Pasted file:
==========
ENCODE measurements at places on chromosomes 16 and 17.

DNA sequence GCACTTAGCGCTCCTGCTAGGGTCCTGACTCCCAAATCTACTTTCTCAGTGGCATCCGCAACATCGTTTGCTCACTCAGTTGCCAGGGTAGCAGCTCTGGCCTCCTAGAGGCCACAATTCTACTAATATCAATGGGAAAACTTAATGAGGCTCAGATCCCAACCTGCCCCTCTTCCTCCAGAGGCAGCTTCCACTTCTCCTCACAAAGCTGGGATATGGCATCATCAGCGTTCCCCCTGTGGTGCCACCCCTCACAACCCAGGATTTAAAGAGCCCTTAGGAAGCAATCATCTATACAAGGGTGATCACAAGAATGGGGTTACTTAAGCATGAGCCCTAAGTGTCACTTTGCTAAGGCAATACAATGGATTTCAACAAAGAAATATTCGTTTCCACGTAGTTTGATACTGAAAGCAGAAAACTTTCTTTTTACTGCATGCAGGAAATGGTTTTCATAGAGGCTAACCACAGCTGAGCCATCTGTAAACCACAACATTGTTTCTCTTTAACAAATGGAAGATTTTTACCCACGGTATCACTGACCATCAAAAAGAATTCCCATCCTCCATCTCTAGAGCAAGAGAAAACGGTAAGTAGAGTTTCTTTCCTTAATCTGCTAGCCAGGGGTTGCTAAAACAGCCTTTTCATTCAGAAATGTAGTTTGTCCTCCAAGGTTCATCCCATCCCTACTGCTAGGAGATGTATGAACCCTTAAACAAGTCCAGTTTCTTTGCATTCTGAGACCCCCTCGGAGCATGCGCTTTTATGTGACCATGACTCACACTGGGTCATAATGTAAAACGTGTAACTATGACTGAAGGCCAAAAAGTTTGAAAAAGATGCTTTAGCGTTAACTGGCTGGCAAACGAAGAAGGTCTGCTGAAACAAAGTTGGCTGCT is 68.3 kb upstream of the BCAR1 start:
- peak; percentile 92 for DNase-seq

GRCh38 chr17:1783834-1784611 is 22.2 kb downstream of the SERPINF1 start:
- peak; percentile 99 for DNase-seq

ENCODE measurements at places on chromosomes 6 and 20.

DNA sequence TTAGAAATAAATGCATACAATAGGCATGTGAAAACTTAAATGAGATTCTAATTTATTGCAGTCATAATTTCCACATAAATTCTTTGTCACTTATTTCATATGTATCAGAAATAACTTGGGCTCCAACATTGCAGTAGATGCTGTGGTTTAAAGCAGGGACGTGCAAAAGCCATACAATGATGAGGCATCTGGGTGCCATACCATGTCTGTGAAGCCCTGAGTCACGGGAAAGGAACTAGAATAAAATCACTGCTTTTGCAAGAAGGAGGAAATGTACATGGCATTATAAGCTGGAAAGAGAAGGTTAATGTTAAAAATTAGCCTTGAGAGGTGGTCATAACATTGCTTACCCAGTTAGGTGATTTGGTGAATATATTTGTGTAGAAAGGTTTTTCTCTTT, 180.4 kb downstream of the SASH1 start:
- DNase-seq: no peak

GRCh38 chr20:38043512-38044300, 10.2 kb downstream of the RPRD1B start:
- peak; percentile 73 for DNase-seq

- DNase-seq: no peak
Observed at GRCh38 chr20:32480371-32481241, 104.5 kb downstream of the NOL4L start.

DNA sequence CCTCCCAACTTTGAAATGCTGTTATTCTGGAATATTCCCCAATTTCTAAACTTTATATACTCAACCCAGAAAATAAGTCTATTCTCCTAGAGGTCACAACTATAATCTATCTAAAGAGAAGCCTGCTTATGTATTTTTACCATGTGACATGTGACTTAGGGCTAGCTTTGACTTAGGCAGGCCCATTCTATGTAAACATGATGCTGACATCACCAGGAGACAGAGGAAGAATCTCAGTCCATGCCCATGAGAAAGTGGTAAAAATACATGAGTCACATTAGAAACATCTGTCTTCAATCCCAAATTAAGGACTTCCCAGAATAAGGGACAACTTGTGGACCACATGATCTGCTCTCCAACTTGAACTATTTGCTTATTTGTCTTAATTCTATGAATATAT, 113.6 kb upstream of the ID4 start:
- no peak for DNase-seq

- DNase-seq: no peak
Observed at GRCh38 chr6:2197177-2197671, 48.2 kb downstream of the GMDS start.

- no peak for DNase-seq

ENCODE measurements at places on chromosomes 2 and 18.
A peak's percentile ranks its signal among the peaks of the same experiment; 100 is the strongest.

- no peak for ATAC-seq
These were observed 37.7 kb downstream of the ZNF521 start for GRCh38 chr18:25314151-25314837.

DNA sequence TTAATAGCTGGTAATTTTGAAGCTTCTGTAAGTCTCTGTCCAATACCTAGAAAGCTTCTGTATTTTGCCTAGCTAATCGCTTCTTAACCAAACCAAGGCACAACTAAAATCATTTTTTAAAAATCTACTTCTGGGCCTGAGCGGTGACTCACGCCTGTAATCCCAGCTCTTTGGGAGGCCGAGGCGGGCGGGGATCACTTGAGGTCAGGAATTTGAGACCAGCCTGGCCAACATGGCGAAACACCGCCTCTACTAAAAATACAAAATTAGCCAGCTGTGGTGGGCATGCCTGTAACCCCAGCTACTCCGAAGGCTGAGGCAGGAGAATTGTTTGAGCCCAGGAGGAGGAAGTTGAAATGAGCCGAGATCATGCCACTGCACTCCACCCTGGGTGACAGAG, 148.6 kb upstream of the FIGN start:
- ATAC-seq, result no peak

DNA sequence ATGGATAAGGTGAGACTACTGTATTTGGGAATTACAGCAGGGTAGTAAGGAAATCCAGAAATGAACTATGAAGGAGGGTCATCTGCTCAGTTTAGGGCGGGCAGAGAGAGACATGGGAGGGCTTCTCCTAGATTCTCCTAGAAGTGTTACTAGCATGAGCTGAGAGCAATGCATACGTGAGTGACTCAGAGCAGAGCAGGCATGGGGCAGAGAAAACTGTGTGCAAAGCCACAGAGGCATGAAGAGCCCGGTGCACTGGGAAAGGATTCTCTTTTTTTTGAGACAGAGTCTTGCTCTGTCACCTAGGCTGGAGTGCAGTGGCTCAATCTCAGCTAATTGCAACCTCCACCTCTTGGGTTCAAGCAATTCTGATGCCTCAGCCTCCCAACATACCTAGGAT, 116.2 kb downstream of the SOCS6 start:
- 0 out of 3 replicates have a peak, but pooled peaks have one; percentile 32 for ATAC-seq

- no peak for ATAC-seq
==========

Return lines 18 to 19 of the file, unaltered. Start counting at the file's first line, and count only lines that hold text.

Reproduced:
ENCODE measurements at places on chromosomes 2 and 18.
A peak's percentile ranks its signal among the peaks of the same experiment; 100 is the strongest.